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Leggings are arguably the most controversial—and confusing—pieces in the American women's wardrobes these past ten years. Are they pants? Workout wear? Both? A trend? A closet staple? Both? But even after years of deep and abiding questions, a legging-centric controversy has started raging in Evanston, Illinois. Middleschool girls are picketing for the right to wear them and their superiors at Haven Middle have banned the stretchy enigma because they're "too distracting to boys."
Sophie Hasty, who's 13 and leading the pro-legging charge, told the Evanston Review that the reasoning, which teachers relayed to the student body this month, "is giving us the impression we should be guilty for what guys do."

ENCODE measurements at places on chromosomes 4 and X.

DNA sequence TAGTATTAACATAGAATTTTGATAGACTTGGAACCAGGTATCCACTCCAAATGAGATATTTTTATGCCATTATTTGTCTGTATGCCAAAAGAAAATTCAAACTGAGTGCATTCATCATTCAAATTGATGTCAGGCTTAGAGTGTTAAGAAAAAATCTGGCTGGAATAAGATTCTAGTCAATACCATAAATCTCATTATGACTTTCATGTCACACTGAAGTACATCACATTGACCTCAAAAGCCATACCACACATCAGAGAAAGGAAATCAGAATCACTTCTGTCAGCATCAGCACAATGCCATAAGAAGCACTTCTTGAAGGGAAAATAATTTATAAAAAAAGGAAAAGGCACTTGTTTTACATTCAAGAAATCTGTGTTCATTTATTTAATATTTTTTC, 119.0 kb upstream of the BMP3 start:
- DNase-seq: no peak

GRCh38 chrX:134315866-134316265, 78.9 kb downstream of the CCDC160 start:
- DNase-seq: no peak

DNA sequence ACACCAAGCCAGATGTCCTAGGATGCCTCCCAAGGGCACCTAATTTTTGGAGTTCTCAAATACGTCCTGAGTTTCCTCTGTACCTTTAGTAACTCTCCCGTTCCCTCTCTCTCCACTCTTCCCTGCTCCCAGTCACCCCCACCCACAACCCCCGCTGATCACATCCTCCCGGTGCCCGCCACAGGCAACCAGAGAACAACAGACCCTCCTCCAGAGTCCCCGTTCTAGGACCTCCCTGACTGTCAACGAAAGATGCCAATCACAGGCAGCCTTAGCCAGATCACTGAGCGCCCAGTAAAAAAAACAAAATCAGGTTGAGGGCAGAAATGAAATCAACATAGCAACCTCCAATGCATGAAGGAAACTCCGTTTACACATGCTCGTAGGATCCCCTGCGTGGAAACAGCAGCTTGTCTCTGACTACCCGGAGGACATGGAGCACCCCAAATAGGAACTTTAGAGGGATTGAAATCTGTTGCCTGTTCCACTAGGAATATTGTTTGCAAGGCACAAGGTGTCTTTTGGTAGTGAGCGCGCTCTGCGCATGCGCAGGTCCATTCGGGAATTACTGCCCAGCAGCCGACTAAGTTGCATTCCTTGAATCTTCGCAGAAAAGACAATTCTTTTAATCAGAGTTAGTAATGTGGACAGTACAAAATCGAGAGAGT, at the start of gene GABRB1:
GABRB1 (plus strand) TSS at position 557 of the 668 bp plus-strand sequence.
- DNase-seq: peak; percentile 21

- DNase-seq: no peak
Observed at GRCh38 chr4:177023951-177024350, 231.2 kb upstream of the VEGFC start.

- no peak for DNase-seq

Slate reports that administrators have explained to parents that "if leggings are worn, a shirt, shorts, or skirt worn over them must be fingertip length," but there are certain girls who were told they aren't allowed to wear them. One parent, Julia Bond, said the "students who were getting 'dress-coded,' or disciplined for their attire, tended to be girls who were more developed [...] inconsistent enforcement simply makes girls embarrassed." Which is a massive bummer, but possibly worth the struggle considering we get this amazing picketing slogan: "Are my pants lowering your test scores?" Or, possibly, imagining the havoc wrought on our public education system when meggings go mass.
· Middle-School Girls Picket for the Right to Wear Leggings [Slate]
· Chicago Bros Behind Meggings Not Afraid of a 'Lil Moose Knuckle [Racked]